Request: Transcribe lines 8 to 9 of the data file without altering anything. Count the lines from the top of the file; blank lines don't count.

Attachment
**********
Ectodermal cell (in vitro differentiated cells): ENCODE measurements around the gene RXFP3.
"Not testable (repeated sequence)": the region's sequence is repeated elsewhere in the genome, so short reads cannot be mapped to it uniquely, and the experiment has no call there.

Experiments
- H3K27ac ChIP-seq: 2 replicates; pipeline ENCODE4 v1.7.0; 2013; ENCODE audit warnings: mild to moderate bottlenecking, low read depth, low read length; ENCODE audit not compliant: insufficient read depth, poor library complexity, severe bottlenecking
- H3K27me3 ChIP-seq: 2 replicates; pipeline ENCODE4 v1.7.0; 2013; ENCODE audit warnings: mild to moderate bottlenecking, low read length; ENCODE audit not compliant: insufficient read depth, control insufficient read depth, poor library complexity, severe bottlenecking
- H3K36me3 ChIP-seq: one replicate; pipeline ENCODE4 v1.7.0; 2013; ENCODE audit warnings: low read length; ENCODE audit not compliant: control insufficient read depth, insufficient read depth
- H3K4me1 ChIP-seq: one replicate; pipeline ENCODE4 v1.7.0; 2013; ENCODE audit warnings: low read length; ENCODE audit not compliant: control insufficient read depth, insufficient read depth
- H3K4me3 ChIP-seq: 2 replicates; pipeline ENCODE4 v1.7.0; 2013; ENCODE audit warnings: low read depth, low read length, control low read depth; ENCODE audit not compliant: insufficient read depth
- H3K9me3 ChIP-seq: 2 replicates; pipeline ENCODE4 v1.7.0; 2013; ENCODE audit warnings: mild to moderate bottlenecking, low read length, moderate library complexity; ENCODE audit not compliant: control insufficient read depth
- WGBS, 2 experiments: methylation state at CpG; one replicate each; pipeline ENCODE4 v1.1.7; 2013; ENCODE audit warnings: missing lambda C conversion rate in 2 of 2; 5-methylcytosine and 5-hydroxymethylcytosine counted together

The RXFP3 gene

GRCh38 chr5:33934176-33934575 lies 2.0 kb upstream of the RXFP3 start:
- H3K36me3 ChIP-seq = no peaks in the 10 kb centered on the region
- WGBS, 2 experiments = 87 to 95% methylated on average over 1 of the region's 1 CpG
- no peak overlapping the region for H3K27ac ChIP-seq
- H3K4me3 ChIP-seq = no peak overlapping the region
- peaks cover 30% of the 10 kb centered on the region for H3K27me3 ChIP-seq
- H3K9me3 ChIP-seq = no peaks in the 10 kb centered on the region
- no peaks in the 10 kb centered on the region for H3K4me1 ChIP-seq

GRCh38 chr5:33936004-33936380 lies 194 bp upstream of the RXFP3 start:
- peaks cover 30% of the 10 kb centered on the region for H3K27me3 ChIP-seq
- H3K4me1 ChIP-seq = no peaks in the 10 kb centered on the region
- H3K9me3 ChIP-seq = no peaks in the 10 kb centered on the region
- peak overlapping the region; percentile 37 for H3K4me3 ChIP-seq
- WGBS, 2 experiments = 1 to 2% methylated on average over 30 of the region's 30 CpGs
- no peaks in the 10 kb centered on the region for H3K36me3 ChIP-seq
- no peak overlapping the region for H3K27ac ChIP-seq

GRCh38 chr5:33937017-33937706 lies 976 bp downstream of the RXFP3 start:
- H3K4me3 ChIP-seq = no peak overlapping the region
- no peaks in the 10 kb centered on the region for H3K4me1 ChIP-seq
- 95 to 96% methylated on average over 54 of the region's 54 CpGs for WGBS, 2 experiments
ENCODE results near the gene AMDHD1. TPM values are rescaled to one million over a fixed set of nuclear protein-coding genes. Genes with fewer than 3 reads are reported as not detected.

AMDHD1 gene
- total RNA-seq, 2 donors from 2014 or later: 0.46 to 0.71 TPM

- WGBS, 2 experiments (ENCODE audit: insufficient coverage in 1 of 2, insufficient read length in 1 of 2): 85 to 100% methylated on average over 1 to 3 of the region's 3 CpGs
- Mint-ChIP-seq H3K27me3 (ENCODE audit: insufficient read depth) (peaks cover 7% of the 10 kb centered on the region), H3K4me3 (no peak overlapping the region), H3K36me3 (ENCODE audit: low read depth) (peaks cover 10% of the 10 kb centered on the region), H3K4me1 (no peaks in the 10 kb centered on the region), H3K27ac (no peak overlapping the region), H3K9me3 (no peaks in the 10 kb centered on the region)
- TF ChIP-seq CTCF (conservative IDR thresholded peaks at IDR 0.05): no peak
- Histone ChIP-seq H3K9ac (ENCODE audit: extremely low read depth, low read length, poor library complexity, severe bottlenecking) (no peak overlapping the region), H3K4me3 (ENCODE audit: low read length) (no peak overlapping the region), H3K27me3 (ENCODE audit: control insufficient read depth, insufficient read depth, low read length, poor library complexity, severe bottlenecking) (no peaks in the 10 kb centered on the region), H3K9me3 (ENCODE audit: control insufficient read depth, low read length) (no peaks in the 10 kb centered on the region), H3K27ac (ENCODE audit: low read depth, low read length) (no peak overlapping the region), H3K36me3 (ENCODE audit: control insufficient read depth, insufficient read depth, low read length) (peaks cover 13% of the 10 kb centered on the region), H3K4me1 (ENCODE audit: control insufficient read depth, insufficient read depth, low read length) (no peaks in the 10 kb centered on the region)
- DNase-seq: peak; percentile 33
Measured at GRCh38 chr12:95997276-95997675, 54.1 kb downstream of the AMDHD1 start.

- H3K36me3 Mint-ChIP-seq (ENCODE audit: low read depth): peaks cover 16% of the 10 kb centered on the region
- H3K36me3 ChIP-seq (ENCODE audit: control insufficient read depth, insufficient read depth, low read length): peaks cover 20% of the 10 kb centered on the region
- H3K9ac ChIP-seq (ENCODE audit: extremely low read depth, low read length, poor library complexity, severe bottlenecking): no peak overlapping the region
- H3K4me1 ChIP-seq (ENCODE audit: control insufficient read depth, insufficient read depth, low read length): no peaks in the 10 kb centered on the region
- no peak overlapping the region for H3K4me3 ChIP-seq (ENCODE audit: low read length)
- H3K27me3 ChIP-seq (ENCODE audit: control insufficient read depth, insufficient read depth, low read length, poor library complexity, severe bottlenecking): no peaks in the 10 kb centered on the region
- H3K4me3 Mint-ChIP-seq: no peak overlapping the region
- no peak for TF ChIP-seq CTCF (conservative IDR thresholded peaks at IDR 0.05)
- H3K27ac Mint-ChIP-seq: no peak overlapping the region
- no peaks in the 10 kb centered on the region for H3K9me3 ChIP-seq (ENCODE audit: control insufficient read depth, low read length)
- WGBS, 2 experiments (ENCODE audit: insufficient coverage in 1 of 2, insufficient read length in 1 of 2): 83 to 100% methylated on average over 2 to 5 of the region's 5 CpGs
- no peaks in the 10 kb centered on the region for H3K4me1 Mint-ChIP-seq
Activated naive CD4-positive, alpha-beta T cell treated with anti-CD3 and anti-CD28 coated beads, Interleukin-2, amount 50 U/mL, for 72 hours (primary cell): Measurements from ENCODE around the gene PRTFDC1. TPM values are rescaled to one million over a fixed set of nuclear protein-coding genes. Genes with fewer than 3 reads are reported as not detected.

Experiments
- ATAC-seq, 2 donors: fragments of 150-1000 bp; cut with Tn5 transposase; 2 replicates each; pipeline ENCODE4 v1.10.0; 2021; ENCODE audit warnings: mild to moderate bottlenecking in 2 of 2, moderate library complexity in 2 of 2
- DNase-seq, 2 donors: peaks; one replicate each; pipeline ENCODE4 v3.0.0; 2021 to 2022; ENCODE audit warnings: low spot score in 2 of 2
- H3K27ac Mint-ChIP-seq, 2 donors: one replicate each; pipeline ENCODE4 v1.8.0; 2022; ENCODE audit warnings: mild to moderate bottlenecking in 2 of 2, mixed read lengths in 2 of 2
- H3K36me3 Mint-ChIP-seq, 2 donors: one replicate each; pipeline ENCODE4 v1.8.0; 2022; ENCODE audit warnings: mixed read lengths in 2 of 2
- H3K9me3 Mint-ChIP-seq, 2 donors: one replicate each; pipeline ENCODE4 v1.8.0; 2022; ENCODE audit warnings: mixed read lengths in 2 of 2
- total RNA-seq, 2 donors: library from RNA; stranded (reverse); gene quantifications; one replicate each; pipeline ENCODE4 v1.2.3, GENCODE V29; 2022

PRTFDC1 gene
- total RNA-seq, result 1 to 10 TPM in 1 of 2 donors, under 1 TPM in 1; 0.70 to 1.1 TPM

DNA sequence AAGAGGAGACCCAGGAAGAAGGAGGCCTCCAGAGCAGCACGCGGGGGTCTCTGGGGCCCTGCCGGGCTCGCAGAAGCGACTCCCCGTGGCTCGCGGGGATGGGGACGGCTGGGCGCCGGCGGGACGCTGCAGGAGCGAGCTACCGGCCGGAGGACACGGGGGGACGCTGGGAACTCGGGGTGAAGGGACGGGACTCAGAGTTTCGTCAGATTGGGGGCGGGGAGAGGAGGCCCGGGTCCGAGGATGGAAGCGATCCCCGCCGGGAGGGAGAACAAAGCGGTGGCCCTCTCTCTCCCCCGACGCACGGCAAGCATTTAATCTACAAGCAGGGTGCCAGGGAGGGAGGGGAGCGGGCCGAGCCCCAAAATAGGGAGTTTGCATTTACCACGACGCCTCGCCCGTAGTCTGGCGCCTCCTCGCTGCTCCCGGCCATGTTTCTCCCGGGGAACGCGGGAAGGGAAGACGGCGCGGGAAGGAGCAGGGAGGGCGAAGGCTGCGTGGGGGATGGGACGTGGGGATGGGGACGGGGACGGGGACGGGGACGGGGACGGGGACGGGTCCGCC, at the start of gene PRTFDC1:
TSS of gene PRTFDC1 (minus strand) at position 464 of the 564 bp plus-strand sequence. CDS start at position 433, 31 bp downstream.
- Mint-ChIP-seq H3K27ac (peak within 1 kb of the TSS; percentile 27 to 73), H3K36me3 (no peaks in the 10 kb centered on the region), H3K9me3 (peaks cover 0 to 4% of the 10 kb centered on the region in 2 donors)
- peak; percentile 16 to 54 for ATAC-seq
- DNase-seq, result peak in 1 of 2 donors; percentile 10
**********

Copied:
- H3K4me3 ChIP-seq: 2 replicates; pipeline ENCODE4 v1.7.0; 2013; ENCODE audit warnings: low read depth, low read length, control low read depth; ENCODE audit not compliant: insufficient read depth
- H3K9me3 ChIP-seq: 2 replicates; pipeline ENCODE4 v1.7.0; 2013; ENCODE audit warnings: mild to moderate bottlenecking, low read length, moderate library complexity; ENCODE audit not compliant: control insufficient read depth